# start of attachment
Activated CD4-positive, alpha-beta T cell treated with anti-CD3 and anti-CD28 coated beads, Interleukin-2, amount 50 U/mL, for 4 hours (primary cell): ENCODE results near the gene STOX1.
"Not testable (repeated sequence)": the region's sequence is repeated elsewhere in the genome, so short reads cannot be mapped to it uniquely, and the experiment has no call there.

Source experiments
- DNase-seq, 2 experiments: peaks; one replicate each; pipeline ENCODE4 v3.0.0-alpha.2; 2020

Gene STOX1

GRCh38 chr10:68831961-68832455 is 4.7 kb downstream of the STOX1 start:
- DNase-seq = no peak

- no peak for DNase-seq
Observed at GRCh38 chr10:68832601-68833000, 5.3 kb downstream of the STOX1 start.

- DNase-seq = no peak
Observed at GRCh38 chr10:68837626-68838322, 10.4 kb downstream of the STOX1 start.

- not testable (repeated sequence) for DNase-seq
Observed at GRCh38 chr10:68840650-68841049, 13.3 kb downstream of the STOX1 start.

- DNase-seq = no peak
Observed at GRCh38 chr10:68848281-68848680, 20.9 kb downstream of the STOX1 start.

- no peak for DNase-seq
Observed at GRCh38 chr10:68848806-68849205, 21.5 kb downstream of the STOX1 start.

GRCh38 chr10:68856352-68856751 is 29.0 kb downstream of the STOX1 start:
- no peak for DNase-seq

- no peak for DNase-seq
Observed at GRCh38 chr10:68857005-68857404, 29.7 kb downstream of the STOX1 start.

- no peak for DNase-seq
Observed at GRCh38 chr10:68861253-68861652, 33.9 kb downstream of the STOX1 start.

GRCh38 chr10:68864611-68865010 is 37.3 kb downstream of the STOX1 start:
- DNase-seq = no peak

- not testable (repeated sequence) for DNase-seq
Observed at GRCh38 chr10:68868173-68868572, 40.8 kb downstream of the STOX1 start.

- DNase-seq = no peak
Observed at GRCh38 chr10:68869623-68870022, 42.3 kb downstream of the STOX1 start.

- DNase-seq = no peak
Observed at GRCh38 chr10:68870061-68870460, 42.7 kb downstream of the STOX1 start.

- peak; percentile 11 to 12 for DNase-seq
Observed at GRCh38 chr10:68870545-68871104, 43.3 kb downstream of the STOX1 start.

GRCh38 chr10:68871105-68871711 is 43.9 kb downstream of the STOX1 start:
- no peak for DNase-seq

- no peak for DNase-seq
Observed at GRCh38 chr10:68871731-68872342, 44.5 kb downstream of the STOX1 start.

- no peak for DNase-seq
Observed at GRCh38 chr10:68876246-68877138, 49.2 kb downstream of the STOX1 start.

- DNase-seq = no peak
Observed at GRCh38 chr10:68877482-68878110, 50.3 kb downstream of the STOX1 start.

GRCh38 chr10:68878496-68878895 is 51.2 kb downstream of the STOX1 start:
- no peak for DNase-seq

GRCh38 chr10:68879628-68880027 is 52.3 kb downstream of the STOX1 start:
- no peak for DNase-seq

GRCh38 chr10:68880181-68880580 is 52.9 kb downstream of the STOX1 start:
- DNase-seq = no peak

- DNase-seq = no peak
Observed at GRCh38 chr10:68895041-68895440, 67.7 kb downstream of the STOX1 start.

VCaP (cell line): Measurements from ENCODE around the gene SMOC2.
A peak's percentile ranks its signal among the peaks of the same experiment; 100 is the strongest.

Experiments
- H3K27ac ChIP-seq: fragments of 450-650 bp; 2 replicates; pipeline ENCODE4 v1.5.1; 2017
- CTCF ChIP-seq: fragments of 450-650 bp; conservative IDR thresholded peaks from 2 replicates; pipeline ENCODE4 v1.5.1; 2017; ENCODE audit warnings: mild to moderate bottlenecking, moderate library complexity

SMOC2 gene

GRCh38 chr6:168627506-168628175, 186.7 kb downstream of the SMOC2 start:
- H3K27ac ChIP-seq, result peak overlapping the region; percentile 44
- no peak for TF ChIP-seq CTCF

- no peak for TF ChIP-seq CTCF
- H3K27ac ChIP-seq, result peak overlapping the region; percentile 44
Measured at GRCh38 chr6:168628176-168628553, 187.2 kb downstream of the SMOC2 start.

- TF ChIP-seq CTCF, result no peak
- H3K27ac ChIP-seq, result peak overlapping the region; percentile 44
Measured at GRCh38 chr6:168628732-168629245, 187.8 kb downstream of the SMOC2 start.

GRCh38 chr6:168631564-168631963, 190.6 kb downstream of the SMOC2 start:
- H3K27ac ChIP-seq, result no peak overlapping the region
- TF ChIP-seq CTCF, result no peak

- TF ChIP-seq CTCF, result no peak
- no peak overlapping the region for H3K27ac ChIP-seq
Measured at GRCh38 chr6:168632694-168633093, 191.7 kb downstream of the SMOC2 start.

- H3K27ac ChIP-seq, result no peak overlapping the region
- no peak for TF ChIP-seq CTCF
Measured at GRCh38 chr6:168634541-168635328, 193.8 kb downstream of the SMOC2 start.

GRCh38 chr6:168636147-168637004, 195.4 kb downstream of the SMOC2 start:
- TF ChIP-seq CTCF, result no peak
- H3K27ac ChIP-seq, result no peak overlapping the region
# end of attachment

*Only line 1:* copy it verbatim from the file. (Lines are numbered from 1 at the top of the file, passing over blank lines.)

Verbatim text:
Activated CD4-positive, alpha-beta T cell treated with anti-CD3 and anti-CD28 coated beads, Interleukin-2, amount 50 U/mL, for 4 hours (primary cell): ENCODE results near the gene STOX1.